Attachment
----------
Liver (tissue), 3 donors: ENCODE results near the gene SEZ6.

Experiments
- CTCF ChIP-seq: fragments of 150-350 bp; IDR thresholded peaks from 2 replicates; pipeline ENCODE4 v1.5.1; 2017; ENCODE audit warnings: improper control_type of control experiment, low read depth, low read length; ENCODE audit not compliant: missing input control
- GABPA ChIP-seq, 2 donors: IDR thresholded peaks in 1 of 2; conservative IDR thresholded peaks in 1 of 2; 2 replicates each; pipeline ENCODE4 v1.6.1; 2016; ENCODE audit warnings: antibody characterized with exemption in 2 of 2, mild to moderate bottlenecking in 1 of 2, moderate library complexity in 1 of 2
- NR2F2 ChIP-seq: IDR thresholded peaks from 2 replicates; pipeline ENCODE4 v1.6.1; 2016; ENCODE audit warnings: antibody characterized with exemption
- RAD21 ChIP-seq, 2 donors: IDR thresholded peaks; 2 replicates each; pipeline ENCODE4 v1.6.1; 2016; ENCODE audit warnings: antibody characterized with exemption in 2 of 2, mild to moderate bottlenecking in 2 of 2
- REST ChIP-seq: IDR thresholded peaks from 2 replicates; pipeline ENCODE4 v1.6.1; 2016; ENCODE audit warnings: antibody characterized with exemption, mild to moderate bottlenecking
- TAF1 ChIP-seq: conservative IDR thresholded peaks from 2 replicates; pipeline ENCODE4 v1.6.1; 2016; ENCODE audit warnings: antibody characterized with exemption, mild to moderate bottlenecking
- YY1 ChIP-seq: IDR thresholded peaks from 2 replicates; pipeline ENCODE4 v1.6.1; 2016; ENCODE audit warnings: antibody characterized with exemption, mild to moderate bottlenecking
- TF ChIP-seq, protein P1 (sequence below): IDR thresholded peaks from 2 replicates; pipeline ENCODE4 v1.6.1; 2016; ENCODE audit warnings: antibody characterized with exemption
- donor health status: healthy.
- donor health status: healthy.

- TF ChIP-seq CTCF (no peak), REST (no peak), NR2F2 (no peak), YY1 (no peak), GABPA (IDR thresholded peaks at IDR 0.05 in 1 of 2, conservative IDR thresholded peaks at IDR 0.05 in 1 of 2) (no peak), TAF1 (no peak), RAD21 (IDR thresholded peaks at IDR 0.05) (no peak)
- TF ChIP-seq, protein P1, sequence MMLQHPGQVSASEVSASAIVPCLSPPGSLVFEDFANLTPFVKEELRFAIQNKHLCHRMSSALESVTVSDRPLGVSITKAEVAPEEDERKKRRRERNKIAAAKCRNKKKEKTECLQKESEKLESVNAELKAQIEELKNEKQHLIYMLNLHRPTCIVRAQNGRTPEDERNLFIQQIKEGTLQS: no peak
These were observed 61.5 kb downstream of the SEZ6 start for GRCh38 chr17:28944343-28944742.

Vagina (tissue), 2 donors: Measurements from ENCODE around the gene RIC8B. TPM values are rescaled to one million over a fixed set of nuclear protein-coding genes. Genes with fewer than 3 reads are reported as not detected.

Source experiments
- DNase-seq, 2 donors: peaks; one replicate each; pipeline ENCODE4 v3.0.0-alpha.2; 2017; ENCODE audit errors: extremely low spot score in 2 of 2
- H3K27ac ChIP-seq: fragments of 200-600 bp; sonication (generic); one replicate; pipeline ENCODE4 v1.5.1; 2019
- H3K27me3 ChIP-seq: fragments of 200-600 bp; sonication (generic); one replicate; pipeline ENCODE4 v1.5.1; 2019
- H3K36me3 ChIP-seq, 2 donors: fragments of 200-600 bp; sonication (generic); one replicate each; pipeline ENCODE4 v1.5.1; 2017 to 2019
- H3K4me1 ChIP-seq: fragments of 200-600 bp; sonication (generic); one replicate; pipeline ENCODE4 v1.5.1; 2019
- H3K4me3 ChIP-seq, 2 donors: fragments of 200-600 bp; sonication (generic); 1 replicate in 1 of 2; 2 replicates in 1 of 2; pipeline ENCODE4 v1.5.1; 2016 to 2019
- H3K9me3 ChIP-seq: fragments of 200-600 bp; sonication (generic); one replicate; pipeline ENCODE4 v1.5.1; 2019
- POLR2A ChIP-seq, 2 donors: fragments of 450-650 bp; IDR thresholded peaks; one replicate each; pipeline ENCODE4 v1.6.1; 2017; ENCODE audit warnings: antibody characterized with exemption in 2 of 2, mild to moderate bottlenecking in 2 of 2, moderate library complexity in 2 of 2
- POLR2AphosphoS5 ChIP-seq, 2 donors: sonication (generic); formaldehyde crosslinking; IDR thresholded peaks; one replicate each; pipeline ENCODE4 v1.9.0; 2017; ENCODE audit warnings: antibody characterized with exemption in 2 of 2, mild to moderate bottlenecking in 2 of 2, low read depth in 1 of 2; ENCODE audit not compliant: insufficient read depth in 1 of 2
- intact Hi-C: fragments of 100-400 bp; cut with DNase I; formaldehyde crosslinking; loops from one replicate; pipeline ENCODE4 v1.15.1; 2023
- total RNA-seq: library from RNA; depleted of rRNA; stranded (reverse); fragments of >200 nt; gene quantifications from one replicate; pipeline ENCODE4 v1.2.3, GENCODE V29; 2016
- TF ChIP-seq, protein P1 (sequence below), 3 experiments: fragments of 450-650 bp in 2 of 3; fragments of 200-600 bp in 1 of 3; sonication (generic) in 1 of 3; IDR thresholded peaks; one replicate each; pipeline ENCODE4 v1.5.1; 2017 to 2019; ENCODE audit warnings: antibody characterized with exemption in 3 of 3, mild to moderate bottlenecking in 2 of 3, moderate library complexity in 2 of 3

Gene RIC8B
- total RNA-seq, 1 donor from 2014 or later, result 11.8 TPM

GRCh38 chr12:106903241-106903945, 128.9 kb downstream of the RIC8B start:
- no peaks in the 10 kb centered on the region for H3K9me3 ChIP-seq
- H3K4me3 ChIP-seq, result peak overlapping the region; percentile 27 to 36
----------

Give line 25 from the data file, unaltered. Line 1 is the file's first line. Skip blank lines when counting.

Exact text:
- POLR2A ChIP-seq, 2 donors: fragments of 450-650 bp; IDR thresholded peaks; one replicate each; pipeline ENCODE4 v1.6.1; 2017; ENCODE audit warnings: antibody characterized with exemption in 2 of 2, mild to moderate bottlenecking in 2 of 2, moderate library complexity in 2 of 2